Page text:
The “Spanish enchantress”, Penélope Cruz Sánchez was born in Madrid, and always loved to perform. Starting out as an aspiring ballet dancer, she soon moved into theatre and began winning roles on Spanish TV. Her big break came when she was spotted by cult Spanish director Pedro Aldomovar. She has remained his muse ever since, appearing in many of his finest works, and it was her teamwork with Aldomovar that gained her recognition in the US.
Starring in the US remake of his Open Your Eyes, Penelope not only bagged Tom Cruise but a huge new American fan base too. Also known as the Madonna of Madrid, her captivating looks, as well as her deliciously exotic Spanish accent, made her one of the most sought after actresses in the business. Today she lives in LA with her equally gorgeous husband Javier Bardem, making them a true power couple when it comes to non-native speakers conquering Hollywood.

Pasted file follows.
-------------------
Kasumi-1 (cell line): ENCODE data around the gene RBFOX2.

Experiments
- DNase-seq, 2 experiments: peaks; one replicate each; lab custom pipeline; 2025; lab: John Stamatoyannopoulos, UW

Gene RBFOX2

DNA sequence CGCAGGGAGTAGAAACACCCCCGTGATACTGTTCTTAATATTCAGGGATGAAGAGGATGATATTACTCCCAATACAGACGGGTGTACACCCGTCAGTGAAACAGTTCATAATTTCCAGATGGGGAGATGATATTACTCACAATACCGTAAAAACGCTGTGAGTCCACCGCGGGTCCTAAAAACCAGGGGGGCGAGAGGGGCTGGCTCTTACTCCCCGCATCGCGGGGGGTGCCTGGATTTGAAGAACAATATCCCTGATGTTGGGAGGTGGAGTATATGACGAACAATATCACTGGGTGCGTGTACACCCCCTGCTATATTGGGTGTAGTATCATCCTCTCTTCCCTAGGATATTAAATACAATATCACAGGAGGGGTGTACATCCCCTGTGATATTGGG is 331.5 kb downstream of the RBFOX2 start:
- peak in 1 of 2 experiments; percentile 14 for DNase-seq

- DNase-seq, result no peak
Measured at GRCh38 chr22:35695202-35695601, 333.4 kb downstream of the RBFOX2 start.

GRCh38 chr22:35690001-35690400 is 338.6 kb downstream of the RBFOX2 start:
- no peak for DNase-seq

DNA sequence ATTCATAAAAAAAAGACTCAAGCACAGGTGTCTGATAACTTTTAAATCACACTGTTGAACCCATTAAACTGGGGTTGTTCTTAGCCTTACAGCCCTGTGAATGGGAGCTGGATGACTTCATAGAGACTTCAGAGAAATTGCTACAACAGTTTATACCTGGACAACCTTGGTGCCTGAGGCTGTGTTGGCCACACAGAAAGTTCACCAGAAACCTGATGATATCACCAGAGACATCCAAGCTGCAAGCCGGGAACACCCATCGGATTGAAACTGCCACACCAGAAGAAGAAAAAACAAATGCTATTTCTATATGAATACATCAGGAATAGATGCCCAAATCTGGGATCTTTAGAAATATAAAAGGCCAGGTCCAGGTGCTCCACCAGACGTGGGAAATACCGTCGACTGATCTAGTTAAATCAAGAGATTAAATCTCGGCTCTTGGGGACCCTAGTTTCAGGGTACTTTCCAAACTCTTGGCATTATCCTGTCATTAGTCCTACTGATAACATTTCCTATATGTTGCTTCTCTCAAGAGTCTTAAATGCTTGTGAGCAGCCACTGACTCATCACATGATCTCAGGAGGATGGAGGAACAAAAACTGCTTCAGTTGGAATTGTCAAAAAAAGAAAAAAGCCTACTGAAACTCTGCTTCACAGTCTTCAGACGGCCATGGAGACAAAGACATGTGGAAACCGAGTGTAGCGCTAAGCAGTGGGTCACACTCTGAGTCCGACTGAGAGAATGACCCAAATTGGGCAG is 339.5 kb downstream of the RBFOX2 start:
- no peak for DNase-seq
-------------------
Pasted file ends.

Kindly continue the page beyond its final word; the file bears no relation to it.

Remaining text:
Marie Magdelene Dietrich von Losch was born in Berlin, Germany on December 27, 1901. She started out on the cabaret circuit in the 1920s, which was then an exciting, boundary-pushing, taboo-baiting theatrical scene. Landing the odd movie role, she was spotted in the German production of The Blue Angel and in 1930 was given a crack at Hollywood.
Strikingly beautiful Marlene stormed the American motion picture industry with that unforgettable face and boldly modern androgyny. She had an unmistakably rich accent that truly worked in her favour. While Hollywood was crawling with blonde starlets at the time, none of them had that terrifically lackadaisical Germanic drawl – and it got her noticed. Putting her unique voice to good use in talking roles as well as musicals, her style has been often-imitated, but never bettered.
One of the biggest movie stars of her generation, it is hard to contemplate the level of Ingrid-worship that followed Bergman in her heyday. Never before had a foreign-born star shone so brightly in the States and made such an impact on its culture. Born in Stockholm, Sweden, Ingrid had an unsettled childhood and sought out acting as a comfort.